While the codebook vectors shown in FIG. 5 are shown as elements in a 33 array, no such limitation is fundamental to the present invention. That is, even for two-dimensional arrays, 44 or other size arrays may prove advantageous in particular cases. Likewise, though the codebook shown has 36 vectors, conveniently indexed as 1 through 6 for the first row through 31 through 36 for the last row, the number of vectors used is not critical to the present invention. Particular numbers of vectors will be selected as the application may dictate. When the structure of the input multi-level (e.g., video) signals is highly structured, the vectors may be accordingly structured and, where appropriate, limited to a greater or larger number.

It is important to note, however, that the vectors can be selected without the need for prior training, or retraining while in use. That is, the vectors can be selected prior to use with any data, whether based on observed structure of the signals or otherwise. This should be contrasted with vector quantization techniques described, e.g., in Y. Linde, A. Buzo, and R. M. Gray, "An Algorithm For Vector Quantizer Design," IEEE Transactions on Communications, COM-28, pp. 84-95, January 1980.

In operation, the surviving sub-band signals (after thresholding) appearing on inputs 160 to the geometrical vector quantizer 150 in FIG. 1 are compared systematically with the vectors stored in codebook 160. Multi-level signals from each sub-band (representing video amplitudes in the application under consideration) are presented one sub-band at a time.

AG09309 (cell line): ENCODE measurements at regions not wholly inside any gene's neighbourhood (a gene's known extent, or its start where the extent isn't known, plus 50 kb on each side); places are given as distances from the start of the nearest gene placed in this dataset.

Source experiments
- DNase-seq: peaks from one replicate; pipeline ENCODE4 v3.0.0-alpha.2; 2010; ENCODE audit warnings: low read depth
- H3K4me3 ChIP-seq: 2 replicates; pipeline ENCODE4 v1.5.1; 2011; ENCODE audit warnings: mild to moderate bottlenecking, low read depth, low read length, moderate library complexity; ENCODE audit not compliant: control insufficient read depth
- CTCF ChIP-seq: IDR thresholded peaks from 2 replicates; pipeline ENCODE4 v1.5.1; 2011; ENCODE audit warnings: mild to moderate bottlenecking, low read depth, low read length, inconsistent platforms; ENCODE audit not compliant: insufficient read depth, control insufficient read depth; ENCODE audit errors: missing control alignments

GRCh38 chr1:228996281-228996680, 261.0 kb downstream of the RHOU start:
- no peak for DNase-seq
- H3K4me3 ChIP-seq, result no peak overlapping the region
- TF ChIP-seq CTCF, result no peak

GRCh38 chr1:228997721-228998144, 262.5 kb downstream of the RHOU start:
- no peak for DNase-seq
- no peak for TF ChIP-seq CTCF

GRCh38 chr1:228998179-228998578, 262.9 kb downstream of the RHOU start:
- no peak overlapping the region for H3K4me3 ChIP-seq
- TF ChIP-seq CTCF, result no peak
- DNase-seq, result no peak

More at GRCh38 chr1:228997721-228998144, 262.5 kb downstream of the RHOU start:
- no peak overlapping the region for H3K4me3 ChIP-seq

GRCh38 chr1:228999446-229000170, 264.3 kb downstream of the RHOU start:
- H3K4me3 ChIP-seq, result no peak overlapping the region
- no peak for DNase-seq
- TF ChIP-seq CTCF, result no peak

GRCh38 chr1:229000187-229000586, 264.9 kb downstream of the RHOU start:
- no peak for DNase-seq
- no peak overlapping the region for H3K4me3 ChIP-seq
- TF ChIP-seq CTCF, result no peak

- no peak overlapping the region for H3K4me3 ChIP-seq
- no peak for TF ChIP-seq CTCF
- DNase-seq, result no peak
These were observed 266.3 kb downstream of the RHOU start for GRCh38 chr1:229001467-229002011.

Part of the processing of input multi-level signals and stored vectors in accordance with the present invention includes assigning magnitudes to the two-valued areas of the vectors of FIG. 5. For illustrative purposes, the code vectors of FIG. 5 are shown as having elements of two magnitudes, one associated with the non-crosshatched areas such as 51 in typical vector with index 4 in FIG. 5, and another with the cross-hatched areas indicated as 52 in that vector. (It should be noted that the area 51, for the vector with index number 4, corresponds to three vertically arranged pixels in the current application, while the area 52 corresponds to the two vertical rows of pixels, with each such row having three pixels).